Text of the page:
Seeing More Things

Seeing More Things

Seeing More Things

Seeing More Things

Excerpt

WHEN a search for cadavers proves more engrossing than the pursuit of culture, or some tastes the Metropolitan Museum unwittingly satisfies .

For Art's Sake

IT HAD sounded like a perfect solution. And Sunday afternoon is a problem which needs solving. The Lord may have rested on the Sabbath, but modern parents living in large cities find it hard to do so. Their children, though responsible, should not be blamed. Doors opening on back yards were meant for them. So was the freedom of the country, and the altitude of rural skies. Roofs, especially the low ceilings of New York apartments, fit with comfort only over grown-up heads.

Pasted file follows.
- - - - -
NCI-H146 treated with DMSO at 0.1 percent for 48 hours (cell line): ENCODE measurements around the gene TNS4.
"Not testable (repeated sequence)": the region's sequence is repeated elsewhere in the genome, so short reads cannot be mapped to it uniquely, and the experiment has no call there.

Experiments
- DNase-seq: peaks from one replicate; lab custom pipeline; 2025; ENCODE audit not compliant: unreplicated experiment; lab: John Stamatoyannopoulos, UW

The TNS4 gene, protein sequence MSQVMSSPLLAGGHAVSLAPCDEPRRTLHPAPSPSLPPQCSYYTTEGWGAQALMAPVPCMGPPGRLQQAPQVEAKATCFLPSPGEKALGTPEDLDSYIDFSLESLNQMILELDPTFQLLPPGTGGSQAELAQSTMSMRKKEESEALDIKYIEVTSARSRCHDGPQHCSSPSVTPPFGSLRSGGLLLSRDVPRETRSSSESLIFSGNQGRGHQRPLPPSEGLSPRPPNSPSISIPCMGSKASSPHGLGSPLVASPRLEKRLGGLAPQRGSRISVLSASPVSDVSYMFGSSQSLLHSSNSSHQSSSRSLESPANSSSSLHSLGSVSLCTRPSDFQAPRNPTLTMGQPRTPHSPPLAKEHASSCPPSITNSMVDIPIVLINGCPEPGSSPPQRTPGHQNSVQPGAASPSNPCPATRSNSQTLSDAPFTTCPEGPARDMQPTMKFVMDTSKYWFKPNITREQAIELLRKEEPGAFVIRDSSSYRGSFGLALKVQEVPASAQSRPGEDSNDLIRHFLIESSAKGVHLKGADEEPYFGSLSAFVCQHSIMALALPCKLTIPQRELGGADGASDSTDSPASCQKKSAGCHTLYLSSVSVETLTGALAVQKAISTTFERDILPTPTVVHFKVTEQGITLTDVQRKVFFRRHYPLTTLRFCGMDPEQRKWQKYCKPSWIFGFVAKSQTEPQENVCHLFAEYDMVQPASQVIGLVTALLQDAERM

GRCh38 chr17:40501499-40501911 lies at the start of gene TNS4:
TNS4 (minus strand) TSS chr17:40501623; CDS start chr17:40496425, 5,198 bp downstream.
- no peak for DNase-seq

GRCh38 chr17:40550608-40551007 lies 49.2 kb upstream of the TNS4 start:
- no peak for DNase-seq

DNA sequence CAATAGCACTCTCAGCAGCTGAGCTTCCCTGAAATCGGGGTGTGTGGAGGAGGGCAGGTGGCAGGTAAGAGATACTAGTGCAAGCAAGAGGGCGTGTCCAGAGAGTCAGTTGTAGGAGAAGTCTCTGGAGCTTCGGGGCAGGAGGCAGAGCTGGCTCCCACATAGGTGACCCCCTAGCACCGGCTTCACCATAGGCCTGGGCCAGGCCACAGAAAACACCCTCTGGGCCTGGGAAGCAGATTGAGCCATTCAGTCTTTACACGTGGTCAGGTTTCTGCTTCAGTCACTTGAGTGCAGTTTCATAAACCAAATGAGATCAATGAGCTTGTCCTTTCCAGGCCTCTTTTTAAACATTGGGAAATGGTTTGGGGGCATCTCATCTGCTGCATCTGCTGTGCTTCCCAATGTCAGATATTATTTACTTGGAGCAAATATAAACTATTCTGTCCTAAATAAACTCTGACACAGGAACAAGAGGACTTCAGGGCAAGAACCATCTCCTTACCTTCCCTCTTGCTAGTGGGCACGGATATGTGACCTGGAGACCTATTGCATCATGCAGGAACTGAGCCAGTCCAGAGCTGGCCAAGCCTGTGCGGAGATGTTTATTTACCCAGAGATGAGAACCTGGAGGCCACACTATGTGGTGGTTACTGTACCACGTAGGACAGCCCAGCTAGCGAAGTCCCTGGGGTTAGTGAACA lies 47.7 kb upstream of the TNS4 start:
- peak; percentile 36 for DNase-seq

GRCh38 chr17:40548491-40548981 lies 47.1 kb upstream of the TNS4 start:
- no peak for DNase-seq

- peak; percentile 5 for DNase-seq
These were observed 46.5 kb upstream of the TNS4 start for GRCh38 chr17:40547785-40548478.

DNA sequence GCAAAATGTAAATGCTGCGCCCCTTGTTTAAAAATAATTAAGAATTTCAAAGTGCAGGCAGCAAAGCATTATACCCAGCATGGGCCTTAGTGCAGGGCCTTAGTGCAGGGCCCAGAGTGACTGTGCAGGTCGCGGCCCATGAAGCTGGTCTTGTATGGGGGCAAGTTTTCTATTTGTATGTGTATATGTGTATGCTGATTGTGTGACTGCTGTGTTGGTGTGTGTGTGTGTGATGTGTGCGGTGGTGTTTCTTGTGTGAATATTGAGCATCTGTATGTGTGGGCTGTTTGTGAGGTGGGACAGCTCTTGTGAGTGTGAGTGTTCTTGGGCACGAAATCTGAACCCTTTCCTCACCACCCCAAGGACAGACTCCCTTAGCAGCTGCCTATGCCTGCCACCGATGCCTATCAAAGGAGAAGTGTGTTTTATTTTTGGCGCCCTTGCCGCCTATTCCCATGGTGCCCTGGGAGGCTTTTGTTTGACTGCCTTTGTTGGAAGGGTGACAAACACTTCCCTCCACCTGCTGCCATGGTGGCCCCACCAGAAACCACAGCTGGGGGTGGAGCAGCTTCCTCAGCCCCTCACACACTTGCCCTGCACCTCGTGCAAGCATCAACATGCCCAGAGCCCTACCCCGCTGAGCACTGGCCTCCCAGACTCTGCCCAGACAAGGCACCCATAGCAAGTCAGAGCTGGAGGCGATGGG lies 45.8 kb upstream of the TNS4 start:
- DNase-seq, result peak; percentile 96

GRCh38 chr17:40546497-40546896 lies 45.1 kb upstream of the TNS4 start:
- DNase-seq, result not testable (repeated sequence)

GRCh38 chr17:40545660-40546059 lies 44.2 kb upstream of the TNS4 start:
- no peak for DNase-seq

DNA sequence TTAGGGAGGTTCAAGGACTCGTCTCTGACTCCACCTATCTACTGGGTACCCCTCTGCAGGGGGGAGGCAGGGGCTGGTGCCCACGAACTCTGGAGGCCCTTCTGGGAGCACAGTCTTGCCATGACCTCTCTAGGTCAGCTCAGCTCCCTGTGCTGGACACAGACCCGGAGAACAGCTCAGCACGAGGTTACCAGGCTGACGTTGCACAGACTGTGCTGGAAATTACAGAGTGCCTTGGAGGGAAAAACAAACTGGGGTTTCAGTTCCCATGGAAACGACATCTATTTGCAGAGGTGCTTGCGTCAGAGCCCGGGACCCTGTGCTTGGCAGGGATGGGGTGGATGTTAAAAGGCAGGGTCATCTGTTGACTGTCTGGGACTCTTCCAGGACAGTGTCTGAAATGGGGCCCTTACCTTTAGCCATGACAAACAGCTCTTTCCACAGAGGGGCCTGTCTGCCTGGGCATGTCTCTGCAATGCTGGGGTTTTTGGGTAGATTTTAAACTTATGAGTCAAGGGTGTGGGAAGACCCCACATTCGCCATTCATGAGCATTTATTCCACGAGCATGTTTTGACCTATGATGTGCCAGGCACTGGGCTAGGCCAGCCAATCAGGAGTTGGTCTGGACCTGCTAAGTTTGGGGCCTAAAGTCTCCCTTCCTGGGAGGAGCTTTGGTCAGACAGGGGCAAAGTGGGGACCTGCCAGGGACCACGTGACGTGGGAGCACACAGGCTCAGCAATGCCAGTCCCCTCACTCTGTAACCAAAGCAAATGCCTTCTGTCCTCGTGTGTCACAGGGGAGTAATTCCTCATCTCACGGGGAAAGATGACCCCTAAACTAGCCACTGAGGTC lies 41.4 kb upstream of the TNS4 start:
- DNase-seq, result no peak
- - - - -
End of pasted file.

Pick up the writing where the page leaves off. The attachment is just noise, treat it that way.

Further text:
The morning of the Sabbath is simple enough. Sunday school takes care of that. It empties a dwelling of small fry at an unreasonably early hour. The quiet thus established can be prolonged even after they return. I mean during that perilous interval of waiting for midday dinner. It is then that, with the closing of the front door, immaculate blue suits can inexplicably become coated with lint. It is then that hands, for once white, develop a talent for discovering anthracite in spotless rooms. It is then that brushed hair, for no apparent reason, suddenly becomes unbrushed as if in a movie shown backwards. It is then, too, that toy guns dislodge the air already made fragrant by chemistry sets.

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